lern van een crisis

Learning from a crisis

‘The more complete the picture, the better you can fight a crisis.’[1] With these words, the cabinet in the Netherlands acknowledged the need for more complete advice during pandemics. The Cabinet’s statement was a response to the first report of the Dutch Safety Board (Onderzoeksraad voor Veiligheid / OVV), which regarded the dominant perspective of infectious disease control at the beginning of the corona pandemic.[2] Despite the establishment of the Social Impact Team (MIT), the current advisory structure is not optimally organised. The MIT, Outbreak Management Team (OMT) and other advisory bodies advise almost exclusively from their own areas of expertise. This prevents considered advice that integrates different perspectives. As a result, the risk of a dominant perspective is still present.

The report Learning from a Crisis and the white paper Contours of Integrated Pandemic Advice describe the path and obstacles to integrated advice. Integral counselling has important advantages, including:

  • It can reveal the interaction between parameters from different domains. For instance, economic contraction may be exacerbated by fear of a virus. Or, reduced support for measures can increase infection spread.
  • It provides insight into necessary flanking policies to mitigate negative consequences of measures.
  • It creates the possibility of drawing up broad scenarios for the long term.
  • It can make social trade-offs between measures more explicit by estimating effects of measures on different collective values.

Exploiting these benefits is possible, but requires new policy and research. A cross-domain organisation for advising and knowledge infrastructure across domains is lacking. Think of a broad cohort to gain both biomedical and social as well as economic knowledge during a crisis. The report also contains a pandemic knowledge agenda with the research questions yet to be answered. This knowledge agenda identifies questions that should lead to better integrated advice and higher pandemic preparedness.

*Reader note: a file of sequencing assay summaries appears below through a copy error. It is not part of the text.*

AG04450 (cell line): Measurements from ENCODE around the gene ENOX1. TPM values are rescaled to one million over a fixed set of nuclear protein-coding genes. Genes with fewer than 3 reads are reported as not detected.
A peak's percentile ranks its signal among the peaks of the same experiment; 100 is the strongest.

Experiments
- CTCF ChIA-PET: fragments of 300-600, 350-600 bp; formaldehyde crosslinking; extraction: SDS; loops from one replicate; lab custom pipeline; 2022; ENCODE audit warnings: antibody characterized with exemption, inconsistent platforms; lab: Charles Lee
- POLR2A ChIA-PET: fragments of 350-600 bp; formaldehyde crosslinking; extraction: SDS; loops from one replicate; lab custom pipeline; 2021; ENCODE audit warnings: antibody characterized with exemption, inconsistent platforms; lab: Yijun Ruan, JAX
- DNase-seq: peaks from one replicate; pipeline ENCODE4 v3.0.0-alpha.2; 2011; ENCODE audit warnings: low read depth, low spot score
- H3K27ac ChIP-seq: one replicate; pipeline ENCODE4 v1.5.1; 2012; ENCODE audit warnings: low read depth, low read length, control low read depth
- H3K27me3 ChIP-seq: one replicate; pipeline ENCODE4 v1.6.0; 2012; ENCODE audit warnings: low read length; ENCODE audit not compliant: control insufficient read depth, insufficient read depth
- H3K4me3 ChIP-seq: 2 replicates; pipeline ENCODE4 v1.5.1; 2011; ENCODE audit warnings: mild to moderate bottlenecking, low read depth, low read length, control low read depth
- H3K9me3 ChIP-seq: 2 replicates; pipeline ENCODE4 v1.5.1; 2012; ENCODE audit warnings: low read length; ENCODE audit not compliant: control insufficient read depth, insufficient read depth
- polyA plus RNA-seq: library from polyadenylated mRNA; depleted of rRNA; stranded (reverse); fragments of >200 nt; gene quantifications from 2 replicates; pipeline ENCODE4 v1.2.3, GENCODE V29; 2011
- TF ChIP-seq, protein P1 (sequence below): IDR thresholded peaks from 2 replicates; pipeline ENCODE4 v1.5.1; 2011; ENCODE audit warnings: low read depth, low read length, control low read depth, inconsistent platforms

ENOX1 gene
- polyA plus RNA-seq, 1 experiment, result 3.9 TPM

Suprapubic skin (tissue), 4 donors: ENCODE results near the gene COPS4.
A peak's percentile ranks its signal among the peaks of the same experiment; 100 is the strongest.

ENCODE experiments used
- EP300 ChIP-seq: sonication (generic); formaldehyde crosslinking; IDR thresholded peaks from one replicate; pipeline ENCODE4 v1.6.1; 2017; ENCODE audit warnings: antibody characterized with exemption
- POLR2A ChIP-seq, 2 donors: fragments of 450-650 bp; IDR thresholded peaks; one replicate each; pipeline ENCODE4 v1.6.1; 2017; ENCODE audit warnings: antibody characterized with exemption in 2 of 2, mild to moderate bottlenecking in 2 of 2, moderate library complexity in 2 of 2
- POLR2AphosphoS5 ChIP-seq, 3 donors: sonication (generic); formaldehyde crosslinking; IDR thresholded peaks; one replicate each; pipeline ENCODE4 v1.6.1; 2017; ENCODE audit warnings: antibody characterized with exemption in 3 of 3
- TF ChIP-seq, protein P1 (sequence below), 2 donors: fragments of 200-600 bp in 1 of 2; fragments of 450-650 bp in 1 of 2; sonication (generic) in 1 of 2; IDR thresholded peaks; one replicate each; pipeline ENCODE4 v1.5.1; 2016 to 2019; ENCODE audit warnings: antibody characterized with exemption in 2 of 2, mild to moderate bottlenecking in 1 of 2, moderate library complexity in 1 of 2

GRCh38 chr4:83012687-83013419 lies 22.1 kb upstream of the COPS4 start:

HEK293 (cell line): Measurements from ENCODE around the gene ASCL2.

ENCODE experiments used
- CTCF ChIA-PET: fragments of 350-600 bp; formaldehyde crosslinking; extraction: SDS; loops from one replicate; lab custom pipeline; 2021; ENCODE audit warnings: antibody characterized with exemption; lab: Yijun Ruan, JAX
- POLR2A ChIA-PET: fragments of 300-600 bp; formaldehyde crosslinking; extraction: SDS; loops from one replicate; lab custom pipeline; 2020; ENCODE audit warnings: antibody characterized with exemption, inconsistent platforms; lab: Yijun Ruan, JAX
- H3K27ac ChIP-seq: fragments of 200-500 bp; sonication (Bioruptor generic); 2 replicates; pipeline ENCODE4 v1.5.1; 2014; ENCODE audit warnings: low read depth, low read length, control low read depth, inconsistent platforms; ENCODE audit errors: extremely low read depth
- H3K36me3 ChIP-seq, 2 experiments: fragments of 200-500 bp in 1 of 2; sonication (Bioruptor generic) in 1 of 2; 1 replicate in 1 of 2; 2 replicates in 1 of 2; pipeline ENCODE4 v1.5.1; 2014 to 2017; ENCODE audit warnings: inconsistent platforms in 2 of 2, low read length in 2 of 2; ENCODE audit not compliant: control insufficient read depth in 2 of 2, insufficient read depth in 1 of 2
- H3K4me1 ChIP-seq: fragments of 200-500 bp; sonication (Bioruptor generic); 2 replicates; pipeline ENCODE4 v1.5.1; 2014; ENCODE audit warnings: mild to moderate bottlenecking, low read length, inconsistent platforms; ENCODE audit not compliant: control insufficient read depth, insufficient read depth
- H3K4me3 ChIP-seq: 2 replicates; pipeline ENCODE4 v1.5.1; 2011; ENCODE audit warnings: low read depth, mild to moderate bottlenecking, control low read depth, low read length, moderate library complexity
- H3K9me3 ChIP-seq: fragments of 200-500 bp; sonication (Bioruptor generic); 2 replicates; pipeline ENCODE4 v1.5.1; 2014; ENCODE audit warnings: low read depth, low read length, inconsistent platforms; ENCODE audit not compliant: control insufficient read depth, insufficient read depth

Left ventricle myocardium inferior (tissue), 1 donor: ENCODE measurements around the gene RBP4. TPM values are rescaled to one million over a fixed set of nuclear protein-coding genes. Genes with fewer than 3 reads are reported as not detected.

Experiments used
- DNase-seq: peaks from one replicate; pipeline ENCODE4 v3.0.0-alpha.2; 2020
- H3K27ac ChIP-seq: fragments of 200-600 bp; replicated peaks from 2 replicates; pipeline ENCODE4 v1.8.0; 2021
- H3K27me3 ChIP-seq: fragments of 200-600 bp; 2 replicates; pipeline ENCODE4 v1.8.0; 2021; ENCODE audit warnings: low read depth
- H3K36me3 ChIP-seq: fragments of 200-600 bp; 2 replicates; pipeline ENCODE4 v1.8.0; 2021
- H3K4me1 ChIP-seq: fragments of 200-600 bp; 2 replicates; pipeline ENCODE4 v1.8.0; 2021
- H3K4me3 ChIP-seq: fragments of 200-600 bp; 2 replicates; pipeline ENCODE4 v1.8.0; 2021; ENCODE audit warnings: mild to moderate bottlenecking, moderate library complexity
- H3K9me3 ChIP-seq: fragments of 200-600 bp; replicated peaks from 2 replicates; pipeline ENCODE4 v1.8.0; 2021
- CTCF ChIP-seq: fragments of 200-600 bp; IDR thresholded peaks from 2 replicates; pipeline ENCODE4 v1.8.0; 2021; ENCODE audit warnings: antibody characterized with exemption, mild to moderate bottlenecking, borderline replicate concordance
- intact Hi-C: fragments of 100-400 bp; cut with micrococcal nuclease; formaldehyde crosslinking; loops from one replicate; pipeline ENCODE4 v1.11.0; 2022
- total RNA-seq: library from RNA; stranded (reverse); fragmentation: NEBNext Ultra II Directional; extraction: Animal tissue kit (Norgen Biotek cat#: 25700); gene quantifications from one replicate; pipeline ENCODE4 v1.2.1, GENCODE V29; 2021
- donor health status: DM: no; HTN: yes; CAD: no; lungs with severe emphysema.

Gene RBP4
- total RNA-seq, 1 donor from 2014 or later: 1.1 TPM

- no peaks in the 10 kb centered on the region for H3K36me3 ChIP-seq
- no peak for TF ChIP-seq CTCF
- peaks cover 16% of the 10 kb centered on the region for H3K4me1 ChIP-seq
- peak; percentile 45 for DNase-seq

The report and white paper are an initiative of the Pandemic and Disaster Preparedness Center, The Social and Cultural Planning Office, the Council for Public Health and Society, UMC Utrecht and TU Delft. The publications are the result of extensive desk research, interviews with leading experts and working sessions with scientists from different fields.

The main lessons are as follows:

Lesson 1: Integrated advice does not occur automatically: it requires action and investment from scientists and policymakers
• Lesson 2: A joint framework for weighting advice from different scientific disciplines is feasible and can provide general guidance, also when the disciplines also continue to issue advice independently
• Lesson 3: There are still unanswered questions concerning the different facets of integrated advice and how those come together in a broadly supported, integrated decision-making framework

For the report and white paper, see the download links below.

Questions about this research and the report? Mail to Anja Schreijer, pdpc@erasmusmc.nl.

[1] Parliamentary paper 25 295, no. 1827

[2] Approach to corona crisis Part 1: until September 2020, OVV: https://www.onderzoeksraad.nl/nl/page/16666/aanpak-coronacrisis-%E2%80%93-deel-1-tot-september-2020



Watch here our webinar Learning from a Crisis (in Dutch)


Learning from a Crisis

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Learning from a Crisis

White paper

Contours of Integrated Pandemic Advice

Download here!
Contours of Integrated Pandemic Advice